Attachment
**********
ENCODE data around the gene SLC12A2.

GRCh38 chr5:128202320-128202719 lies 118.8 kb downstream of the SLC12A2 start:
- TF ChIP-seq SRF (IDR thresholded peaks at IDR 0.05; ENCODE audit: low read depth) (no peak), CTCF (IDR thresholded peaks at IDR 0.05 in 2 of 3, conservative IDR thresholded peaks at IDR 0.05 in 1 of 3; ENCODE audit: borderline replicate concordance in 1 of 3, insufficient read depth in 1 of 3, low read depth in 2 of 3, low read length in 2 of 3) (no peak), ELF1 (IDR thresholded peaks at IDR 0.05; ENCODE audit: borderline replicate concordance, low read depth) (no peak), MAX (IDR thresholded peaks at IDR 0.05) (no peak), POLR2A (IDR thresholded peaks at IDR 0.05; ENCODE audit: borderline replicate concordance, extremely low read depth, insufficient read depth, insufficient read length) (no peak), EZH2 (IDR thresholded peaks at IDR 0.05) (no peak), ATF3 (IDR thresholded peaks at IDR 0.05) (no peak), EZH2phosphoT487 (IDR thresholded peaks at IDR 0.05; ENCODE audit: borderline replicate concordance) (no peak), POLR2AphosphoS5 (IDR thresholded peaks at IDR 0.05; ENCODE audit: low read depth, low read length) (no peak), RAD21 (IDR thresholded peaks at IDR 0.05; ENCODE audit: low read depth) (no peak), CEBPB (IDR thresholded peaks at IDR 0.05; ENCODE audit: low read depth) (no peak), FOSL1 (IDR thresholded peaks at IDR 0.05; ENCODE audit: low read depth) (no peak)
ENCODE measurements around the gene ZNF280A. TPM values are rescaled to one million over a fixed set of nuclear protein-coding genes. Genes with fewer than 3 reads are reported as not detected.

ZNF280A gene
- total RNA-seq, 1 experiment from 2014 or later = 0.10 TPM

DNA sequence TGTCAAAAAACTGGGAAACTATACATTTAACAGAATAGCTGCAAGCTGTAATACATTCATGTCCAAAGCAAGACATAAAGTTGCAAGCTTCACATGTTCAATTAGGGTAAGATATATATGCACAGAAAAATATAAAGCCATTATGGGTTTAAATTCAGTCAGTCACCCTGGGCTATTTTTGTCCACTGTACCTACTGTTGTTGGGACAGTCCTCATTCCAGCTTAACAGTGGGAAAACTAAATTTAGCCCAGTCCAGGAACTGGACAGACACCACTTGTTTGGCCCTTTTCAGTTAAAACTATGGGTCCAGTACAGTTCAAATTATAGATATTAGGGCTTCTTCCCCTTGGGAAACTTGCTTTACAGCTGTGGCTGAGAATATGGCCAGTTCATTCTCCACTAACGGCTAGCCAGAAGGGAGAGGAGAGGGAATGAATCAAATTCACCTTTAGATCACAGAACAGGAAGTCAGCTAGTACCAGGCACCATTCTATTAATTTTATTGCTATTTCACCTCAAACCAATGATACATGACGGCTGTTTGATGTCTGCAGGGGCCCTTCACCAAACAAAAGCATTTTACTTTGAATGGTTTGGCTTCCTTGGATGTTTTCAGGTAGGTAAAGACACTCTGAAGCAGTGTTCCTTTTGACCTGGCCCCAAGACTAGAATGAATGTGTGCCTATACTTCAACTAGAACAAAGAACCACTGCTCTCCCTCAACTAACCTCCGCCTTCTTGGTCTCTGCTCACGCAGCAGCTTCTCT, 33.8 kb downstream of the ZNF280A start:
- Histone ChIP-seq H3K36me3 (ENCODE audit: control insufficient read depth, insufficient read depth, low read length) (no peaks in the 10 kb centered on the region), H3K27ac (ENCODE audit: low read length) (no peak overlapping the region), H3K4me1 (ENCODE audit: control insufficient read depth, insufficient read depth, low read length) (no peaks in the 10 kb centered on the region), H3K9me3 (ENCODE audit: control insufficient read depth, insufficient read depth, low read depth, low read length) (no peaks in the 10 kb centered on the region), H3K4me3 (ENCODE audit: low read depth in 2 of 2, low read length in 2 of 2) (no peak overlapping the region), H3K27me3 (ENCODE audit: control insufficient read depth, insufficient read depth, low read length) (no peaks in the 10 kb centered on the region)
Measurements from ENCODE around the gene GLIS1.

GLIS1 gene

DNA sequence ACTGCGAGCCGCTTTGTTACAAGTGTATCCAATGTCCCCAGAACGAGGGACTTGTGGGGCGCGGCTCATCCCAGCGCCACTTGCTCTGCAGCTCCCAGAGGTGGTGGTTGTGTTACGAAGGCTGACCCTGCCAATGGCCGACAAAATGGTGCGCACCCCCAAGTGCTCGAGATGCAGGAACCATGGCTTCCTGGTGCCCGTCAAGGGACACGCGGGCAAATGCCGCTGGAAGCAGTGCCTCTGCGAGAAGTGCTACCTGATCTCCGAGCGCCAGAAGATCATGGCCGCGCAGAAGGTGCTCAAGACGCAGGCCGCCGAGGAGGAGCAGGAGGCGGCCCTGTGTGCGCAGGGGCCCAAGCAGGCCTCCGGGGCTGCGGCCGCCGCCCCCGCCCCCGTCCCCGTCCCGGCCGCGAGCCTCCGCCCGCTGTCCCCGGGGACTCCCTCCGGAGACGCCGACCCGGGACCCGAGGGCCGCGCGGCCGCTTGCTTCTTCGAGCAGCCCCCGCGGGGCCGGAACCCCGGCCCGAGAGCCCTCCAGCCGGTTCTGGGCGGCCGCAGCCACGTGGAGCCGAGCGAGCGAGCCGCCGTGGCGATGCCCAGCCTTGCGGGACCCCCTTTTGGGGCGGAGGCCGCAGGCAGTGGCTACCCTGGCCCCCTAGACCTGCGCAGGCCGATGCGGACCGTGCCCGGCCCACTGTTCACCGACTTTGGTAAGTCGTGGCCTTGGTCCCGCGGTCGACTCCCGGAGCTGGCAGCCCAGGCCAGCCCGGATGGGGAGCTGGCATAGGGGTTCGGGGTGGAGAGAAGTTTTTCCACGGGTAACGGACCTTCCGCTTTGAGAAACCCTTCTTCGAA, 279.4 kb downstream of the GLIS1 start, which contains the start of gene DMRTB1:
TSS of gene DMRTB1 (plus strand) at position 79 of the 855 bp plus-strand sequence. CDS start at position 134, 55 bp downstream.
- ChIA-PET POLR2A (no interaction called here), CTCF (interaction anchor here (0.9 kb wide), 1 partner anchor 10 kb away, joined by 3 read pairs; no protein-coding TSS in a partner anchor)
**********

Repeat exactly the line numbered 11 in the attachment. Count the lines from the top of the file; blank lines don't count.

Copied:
DNA sequence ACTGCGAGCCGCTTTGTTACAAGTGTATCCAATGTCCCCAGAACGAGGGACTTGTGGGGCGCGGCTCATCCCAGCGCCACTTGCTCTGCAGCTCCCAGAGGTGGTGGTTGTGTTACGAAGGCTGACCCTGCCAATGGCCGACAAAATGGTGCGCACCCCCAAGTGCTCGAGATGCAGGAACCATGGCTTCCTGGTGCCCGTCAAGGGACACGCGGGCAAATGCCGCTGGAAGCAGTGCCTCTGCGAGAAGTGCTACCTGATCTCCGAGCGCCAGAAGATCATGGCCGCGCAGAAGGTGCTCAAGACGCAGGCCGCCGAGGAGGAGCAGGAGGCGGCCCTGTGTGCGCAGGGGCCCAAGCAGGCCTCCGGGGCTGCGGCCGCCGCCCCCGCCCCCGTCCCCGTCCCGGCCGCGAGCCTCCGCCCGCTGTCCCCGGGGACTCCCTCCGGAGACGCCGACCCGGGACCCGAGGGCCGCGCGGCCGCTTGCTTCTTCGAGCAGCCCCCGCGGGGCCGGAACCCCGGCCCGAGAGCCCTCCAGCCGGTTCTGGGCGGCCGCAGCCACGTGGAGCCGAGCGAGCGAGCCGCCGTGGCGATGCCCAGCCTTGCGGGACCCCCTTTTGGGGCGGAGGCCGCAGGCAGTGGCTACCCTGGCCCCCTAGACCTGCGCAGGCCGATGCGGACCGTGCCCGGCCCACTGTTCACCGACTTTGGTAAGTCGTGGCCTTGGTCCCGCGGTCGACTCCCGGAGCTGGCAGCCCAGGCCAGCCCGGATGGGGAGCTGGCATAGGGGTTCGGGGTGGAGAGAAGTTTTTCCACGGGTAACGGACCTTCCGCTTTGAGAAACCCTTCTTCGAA, 279.4 kb downstream of the GLIS1 start, which contains the start of gene DMRTB1: